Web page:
American Revolution, patriots
AKA War of Independence. It was a war within a war: loyalists (Tories; loyal to the King) against patriots (American rebels; aka Whigs), who also fought the British redcoats. It was minority movement with many colonist apathetic or neutral. ADD MORE pg. 146
loyalists (Tories; problems they faced)
Loyalists were also called Tories after the dominant political factions in Britain. A Tory is a thing whose head is in England, and its body in America, and its neck ought to be stretched. They numbered about 16% of the population. They were least numerous in New England. They remained true to their king. Before the Declaration persecution of loyalists was relatively mild. Yet they were subjected to some brutality, including tarring and feathering. After the Declaration, which sharply separated Loyalists from Patriots, harsher methods prevailed.
Washington evacuates New York
In July 1776, a British fleet of 500 ships appeared of the coast of New York. General Washington was dangerously out numbered, so he evacuated New York escaping to Manhattan Island in a fog. Retreating northward, he crossed the Hudson River to New Jersey and finally reached the Delaware River with he British close behind.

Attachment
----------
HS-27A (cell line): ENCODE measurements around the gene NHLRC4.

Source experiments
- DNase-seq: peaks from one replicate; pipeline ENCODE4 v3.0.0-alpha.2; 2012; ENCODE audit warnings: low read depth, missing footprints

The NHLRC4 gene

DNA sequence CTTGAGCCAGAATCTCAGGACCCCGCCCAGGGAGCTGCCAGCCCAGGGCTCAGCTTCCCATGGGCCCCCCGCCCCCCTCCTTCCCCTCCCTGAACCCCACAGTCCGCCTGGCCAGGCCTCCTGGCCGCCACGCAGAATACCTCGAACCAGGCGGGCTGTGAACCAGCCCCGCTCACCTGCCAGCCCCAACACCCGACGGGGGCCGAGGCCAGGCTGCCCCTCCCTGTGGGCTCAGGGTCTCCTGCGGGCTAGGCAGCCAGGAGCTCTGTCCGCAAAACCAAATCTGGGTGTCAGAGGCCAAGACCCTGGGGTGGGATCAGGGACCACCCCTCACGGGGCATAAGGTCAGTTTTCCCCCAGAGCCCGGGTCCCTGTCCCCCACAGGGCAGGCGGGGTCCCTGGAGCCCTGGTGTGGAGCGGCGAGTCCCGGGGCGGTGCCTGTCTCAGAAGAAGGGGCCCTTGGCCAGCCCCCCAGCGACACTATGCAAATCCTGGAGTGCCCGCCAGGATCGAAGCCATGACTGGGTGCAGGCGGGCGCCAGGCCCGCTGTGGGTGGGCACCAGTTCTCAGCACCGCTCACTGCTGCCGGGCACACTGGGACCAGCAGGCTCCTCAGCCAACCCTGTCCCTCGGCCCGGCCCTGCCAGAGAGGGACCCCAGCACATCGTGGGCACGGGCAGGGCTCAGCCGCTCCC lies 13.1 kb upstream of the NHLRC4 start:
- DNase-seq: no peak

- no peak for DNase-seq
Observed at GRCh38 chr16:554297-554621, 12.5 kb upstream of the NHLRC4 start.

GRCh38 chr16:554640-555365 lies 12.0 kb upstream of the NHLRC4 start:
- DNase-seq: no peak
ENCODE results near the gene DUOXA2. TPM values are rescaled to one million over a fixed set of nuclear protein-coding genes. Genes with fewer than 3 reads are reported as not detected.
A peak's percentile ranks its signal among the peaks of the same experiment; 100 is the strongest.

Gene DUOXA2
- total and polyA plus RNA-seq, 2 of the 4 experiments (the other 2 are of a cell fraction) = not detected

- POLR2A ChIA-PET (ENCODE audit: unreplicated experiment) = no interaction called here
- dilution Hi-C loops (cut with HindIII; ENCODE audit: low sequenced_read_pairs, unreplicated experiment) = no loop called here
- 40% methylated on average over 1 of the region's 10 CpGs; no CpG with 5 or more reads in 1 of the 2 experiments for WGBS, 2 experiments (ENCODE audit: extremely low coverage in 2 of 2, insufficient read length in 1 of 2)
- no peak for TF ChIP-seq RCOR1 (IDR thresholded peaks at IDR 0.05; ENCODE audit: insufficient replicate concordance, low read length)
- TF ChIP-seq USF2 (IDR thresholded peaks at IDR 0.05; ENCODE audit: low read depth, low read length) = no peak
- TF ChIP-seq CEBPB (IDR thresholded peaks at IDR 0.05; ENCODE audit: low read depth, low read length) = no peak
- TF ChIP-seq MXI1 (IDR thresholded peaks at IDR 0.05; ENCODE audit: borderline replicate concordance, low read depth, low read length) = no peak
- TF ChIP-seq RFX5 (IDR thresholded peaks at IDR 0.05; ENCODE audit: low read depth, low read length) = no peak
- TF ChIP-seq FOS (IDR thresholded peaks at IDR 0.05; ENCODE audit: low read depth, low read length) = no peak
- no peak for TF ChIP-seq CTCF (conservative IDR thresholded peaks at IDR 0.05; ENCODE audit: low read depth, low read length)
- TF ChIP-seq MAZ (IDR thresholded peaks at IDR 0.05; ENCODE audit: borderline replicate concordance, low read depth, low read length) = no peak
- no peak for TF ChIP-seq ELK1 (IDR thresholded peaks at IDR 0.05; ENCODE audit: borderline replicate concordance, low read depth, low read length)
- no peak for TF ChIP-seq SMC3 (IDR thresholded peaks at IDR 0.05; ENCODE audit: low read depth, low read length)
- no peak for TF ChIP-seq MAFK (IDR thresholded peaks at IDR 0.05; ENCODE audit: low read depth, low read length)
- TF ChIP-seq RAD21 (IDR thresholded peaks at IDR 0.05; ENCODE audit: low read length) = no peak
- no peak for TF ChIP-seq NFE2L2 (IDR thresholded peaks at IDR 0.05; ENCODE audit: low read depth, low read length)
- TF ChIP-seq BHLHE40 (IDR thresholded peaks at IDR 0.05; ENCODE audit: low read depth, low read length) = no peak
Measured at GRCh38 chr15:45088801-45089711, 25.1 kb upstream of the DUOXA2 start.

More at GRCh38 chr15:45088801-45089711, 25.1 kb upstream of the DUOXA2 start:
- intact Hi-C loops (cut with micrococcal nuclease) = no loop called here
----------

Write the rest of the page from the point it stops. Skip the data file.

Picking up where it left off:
Battle of Trenton (Washington Crosses the Delaware)
Washington continued to retreat from New York across the Delaware River with the British close on his heels. Washington's opponent General William Howe decided to rest Christmas Eve. Washington recrossed the Delaware River and at Trenton on December 26, 1776, he surprised and captured a thousand Hessians who were sleeping off the effects of their Christmas celebration. A week later, he defeated a smaller British detachment at Princeton.
General Burgoyne and the Battle of Saratoga
He was to carry out London officials intricate scheme to cut of New England from the rest of the colonies by capturing the vital Hudson River valley in 1777, in hopes of paralyzing the American cause. The British were forced to go back to Canada and start a new the next year. Burgoyne had been slowed down north of Albany, while a host of American militiamen, scenting the kill, swarmed around him. Unable to advance or retreat, Burgoyne was forced to surrender his entire command at Saratoga on October 17, 1777, to the American general Horatio Gates. Saratoga ranks high among the decisive battles of both American and world history. The victory immensely revived the faltering colonial cause. Even more important, it made possible the urgently needed foreign aid from France, which in turn helped ensure American independence.